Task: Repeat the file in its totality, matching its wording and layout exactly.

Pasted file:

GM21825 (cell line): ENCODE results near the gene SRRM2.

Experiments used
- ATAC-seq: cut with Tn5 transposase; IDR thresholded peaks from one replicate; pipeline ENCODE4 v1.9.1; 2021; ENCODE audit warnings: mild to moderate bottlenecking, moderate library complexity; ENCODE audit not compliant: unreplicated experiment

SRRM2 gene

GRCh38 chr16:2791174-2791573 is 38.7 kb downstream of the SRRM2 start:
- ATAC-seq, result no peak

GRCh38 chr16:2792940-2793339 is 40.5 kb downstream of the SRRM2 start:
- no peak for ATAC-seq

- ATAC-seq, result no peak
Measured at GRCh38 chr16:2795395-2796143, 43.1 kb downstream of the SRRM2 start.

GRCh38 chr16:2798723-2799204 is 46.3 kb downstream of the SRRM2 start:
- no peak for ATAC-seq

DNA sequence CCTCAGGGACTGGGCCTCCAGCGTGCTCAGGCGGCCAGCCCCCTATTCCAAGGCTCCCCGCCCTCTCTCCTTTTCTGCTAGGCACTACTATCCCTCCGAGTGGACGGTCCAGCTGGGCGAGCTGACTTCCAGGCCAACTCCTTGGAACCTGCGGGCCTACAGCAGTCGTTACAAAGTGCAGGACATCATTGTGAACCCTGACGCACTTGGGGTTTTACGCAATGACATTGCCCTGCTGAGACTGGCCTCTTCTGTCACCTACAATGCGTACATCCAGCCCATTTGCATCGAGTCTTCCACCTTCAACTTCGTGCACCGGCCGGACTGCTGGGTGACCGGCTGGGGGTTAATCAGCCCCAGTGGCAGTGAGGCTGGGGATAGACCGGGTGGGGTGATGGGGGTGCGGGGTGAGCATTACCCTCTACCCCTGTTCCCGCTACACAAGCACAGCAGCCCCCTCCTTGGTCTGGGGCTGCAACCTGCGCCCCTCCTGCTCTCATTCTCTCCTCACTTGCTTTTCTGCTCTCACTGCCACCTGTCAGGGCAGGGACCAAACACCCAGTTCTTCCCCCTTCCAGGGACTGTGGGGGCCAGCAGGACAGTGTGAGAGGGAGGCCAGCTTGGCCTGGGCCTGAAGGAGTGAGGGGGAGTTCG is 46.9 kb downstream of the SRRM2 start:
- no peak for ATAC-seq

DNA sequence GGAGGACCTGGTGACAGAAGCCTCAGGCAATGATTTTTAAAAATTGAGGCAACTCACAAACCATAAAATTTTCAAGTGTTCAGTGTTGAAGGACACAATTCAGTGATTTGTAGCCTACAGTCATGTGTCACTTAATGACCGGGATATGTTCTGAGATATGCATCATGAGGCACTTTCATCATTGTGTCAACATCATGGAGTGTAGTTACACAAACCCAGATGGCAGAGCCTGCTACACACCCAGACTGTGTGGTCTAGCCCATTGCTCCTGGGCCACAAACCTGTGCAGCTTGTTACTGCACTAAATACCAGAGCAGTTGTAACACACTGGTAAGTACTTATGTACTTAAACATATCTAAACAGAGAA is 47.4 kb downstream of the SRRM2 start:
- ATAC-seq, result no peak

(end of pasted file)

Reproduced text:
GM21825 (cell line): ENCODE results near the gene SRRM2.

Experiments used
- ATAC-seq: cut with Tn5 transposase; IDR thresholded peaks from one replicate; pipeline ENCODE4 v1.9.1; 2021; ENCODE audit warnings: mild to moderate bottlenecking, moderate library complexity; ENCODE audit not compliant: unreplicated experiment

SRRM2 gene

GRCh38 chr16:2791174-2791573 is 38.7 kb downstream of the SRRM2 start:
- ATAC-seq, result no peak

GRCh38 chr16:2792940-2793339 is 40.5 kb downstream of the SRRM2 start:
- no peak for ATAC-seq

- ATAC-seq, result no peak
Measured at GRCh38 chr16:2795395-2796143, 43.1 kb downstream of the SRRM2 start.

GRCh38 chr16:2798723-2799204 is 46.3 kb downstream of the SRRM2 start:
- no peak for ATAC-seq

DNA sequence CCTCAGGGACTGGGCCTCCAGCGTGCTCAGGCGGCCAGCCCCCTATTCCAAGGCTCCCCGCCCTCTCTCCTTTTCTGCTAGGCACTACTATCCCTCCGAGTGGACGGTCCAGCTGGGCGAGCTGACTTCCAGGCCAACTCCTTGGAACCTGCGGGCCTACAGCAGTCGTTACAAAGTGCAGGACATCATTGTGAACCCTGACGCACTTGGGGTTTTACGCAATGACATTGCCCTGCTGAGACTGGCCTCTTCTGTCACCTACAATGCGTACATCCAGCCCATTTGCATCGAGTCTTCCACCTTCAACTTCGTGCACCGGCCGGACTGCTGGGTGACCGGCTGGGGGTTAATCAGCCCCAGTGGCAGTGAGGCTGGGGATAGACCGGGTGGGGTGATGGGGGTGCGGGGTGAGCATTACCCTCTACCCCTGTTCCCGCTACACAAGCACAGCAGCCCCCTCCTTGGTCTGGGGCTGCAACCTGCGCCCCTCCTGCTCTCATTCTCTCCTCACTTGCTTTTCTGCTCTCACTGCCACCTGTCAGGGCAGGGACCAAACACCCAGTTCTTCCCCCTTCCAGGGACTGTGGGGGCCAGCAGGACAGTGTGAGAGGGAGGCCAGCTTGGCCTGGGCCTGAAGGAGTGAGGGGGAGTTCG is 46.9 kb downstream of the SRRM2 start:
- no peak for ATAC-seq

DNA sequence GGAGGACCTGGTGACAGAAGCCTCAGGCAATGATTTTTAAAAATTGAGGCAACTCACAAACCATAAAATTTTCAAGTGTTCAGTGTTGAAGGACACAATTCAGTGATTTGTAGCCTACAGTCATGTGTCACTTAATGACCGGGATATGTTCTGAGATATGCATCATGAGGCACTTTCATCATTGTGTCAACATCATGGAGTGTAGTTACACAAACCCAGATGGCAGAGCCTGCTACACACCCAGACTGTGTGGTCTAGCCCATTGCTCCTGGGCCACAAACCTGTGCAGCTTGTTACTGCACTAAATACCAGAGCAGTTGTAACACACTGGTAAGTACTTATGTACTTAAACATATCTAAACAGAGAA is 47.4 kb downstream of the SRRM2 start:
- ATAC-seq, result no peak